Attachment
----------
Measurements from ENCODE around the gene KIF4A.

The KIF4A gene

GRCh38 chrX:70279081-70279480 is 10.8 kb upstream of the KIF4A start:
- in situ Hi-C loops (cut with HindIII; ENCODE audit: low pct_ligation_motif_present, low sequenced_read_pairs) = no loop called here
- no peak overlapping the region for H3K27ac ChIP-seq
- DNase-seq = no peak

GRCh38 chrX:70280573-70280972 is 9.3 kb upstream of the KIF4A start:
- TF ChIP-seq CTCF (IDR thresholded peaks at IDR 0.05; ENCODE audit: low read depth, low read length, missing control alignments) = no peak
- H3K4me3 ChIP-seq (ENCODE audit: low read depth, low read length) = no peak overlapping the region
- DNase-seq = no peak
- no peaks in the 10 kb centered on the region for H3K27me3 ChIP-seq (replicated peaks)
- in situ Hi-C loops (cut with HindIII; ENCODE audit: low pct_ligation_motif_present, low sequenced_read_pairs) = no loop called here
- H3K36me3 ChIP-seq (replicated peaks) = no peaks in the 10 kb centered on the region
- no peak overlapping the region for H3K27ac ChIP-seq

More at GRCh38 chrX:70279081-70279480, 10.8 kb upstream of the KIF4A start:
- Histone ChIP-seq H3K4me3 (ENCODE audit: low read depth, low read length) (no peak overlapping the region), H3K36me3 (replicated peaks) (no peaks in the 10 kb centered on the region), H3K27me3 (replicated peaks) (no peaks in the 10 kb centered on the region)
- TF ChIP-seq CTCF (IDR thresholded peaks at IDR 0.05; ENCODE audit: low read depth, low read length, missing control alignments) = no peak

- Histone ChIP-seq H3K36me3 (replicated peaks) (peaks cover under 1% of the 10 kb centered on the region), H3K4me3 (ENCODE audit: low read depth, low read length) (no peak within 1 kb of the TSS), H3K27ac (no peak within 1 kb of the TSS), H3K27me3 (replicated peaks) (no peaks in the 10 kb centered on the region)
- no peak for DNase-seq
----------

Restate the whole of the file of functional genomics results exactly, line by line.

Measurements from ENCODE around the gene KIF4A.

The KIF4A gene

GRCh38 chrX:70279081-70279480 is 10.8 kb upstream of the KIF4A start:
- in situ Hi-C loops (cut with HindIII; ENCODE audit: low pct_ligation_motif_present, low sequenced_read_pairs) = no loop called here
- no peak overlapping the region for H3K27ac ChIP-seq
- DNase-seq = no peak

GRCh38 chrX:70280573-70280972 is 9.3 kb upstream of the KIF4A start:
- TF ChIP-seq CTCF (IDR thresholded peaks at IDR 0.05; ENCODE audit: low read depth, low read length, missing control alignments) = no peak
- H3K4me3 ChIP-seq (ENCODE audit: low read depth, low read length) = no peak overlapping the region
- DNase-seq = no peak
- no peaks in the 10 kb centered on the region for H3K27me3 ChIP-seq (replicated peaks)
- in situ Hi-C loops (cut with HindIII; ENCODE audit: low pct_ligation_motif_present, low sequenced_read_pairs) = no loop called here
- H3K36me3 ChIP-seq (replicated peaks) = no peaks in the 10 kb centered on the region
- no peak overlapping the region for H3K27ac ChIP-seq

More at GRCh38 chrX:70279081-70279480, 10.8 kb upstream of the KIF4A start:
- Histone ChIP-seq H3K4me3 (ENCODE audit: low read depth, low read length) (no peak overlapping the region), H3K36me3 (replicated peaks) (no peaks in the 10 kb centered on the region), H3K27me3 (replicated peaks) (no peaks in the 10 kb centered on the region)
- TF ChIP-seq CTCF (IDR thresholded peaks at IDR 0.05; ENCODE audit: low read depth, low read length, missing control alignments) = no peak

- Histone ChIP-seq H3K36me3 (replicated peaks) (peaks cover under 1% of the 10 kb centered on the region), H3K4me3 (ENCODE audit: low read depth, low read length) (no peak within 1 kb of the TSS), H3K27ac (no peak within 1 kb of the TSS), H3K27me3 (replicated peaks) (no peaks in the 10 kb centered on the region)
- no peak for DNase-seq